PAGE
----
When I first found out I was in a relationship a recovering addict, I thought I could not be as encouraging since I did not share the same past. Fortunately, through communicating these concerns, I realized that the most effective thing you can do is support the recovery process. For some addicts, dating someone who is not in recovery can be a refreshing change. The best thing you can do is support their program 100 percent. Encourage them to go to meetings. Go to a meeting, if possible. If they need to go every day, support that need. It may be tempting suggest skipping a meeting to spend quality time together, however, remember the relationship will only work if your partner remains sober.
Do: Stay in the present.
DON’T: Ignore your needs, and resist moving forward.
While it is good to sympathize with the past, remember your needs in the relationship are priorities as well. Most likely, you have also gone through difficult challenges in your life too. Do not get stuck over- sympathizing about the past. Instead, both of you should empower each other. Move forward and grow together.
DO: Trust your Partner in their recovery process.
DON’T: Ignore the signs of a relapse.
Whether it is one year or ten years, addiction is a disease, and relapses do happen. While you should trust your partner in their recovery, it is important to understand and recognize the signs of a relapse. Trust is important in a relationship. However, challenges do happen and you may be able to spot the signs and prevent a relapse in its tracks.
Overall, relationships are challenging, whether addiction is part of the picture or not. Education and counseling can help with overcoming the concerns you may have about a relationship with someone in recovery. Most of all, communication is the key. If you or someone you love is struggling, please call 1-800-951-6135. We want to help.
(This content is being used for illustrative purposes only; any person depicted in the content is a model)
Author: Justin Mckibben
It isn’t always easy to see the signs of being too dependent, especially in ourselves, but a lot of us have developed some emotional habits that put us in a position to depend on others in some form or another. They say we all need somebody to lean on… but how much is too much, and how many of us depend on others to the point where we would collapse without them?
These signs are not always easy to read and identify with, because of course we all want to believe we can be independent and strong as an individual, so seeing a reflection in the mirror that tells us we exhibit dependent characteristics is going to bruise the ego a bit.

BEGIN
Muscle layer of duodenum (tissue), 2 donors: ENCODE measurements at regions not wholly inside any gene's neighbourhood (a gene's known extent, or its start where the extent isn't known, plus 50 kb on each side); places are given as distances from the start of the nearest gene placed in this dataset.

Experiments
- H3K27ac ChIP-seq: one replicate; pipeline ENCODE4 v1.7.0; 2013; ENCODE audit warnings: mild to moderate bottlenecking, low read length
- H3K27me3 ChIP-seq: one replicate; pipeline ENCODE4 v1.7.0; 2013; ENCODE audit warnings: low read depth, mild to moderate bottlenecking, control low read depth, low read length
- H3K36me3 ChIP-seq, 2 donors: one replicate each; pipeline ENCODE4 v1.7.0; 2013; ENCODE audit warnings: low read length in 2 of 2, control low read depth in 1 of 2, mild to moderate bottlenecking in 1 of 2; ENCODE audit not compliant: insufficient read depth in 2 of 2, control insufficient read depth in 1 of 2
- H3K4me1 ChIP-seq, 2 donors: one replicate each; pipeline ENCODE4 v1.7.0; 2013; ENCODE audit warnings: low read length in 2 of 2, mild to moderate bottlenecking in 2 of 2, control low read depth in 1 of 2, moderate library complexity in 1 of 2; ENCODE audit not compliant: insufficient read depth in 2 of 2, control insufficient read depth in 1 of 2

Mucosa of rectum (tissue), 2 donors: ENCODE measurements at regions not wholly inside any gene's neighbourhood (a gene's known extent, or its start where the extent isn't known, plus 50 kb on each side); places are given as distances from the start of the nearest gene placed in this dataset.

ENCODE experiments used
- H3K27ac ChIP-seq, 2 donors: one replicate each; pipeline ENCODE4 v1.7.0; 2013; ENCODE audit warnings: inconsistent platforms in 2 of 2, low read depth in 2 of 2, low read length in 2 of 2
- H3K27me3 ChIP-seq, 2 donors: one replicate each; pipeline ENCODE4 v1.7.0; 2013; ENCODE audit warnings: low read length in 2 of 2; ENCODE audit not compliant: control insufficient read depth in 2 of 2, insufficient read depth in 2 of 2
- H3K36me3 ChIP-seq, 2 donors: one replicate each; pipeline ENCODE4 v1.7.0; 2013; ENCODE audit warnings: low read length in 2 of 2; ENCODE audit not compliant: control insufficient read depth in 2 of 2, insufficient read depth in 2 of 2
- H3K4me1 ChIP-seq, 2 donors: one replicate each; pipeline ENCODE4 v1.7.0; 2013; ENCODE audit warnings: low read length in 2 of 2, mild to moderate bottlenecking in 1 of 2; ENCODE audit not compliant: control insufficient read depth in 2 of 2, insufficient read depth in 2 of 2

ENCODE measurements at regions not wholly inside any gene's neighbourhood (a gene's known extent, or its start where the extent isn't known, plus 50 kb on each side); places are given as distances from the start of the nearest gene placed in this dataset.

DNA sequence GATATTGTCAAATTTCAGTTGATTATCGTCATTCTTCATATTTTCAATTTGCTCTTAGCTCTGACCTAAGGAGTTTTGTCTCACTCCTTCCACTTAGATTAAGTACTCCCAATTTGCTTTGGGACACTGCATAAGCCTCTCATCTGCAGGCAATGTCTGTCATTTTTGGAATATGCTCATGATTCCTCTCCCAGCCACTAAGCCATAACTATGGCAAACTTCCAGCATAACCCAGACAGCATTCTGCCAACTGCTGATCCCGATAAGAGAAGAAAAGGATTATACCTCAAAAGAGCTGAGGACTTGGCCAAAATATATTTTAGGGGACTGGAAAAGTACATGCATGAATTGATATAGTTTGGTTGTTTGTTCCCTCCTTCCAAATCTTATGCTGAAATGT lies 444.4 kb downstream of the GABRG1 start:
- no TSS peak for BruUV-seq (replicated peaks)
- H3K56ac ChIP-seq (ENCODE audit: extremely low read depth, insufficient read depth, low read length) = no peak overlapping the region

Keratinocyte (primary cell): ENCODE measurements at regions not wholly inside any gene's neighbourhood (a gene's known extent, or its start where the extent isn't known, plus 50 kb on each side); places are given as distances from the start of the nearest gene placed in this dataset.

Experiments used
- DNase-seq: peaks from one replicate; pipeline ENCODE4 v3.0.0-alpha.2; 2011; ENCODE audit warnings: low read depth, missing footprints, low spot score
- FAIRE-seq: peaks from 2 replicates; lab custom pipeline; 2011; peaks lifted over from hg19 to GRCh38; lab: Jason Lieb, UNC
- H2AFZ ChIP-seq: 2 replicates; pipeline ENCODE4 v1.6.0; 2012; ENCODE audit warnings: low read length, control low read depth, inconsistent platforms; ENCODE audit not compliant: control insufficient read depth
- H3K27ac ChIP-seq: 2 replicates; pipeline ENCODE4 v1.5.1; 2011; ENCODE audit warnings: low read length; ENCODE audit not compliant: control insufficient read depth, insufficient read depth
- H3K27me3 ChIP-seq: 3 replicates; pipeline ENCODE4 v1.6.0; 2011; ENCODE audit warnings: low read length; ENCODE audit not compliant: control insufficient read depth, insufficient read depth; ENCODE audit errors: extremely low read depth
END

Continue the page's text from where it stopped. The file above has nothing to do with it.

Every person struggling with independence will one day reach a point when they realize they cannot climb any higher in life without taking a few steps alone, self-discovery. Those of us who battle with dependency issues can apply our dependent nature to all types of things, including:
So here are just 6 signs of being too dependent. Maybe some of these apply to you, and maybe that means it is time to sever some ties, take off the training wheels and find a way without depending on others for happiness, security and purpose.
- Can’t make everyday decisions on their own
Now before we get too far into this, appreciate the fact that of course if you’re going to make a major life decision that could alter the course of your future then I’m not giving you grief for talking it over and getting a variety of opinions from family and friends. By all means, crowd source the heavy stuff.
But with being too dependent we are talking about being incapable of making everyday decisions without someone else’s guidance, or every time the decision is made it is motivated by fear instead of logic.
- Fear of confrontation
The fear of confrontation follows along with a lot of the other fears of someone who struggles with being codependent, such as the fear of failure or the fear of making the wrong decisions on their own.
A person who is too dependent frequently does not feel worthy of having an opinion, especially one that differs from the opinion of someone else they feel they need, and to express that opinion seems even more impossible. If you notice yourself holding back on speaking your mind and standing for what you believe in because it might not work with someone else, it is a very real sign of being too dependent.
- Fear of failure
People who are too dependent tend to shy away from being exposed and vulnerable because it may cause others to realize how “worthless” they really are.
The fear of being a failure and having your weaknesses put on public display can cause immense anxiety for someone who is too dependent. For people used to depending on others it is easier to avoid failure by not taking initiative or following through with actions. People who are too dependent typically find themselves abandoning their goals before they even get started on the journey.
- Cannot be alone
Always expecting the worst is part of being too dependent, and this sense of impending dread often leads them to not feeling competent enough to live their own lives without others.
Being alone means being vulnerable and unprotected, which are both things overly dependent people will try to alleviate with the presence of other people… even if those other people are not good for them.
To someone who is overly dependent it is impossible to comprehend having to cope with whatever life throws at them on their own- so of course people who are too dependent rely on the stability and strength of others to see them through… even if those other people aren’t as stable or as strong as the dependent would believe.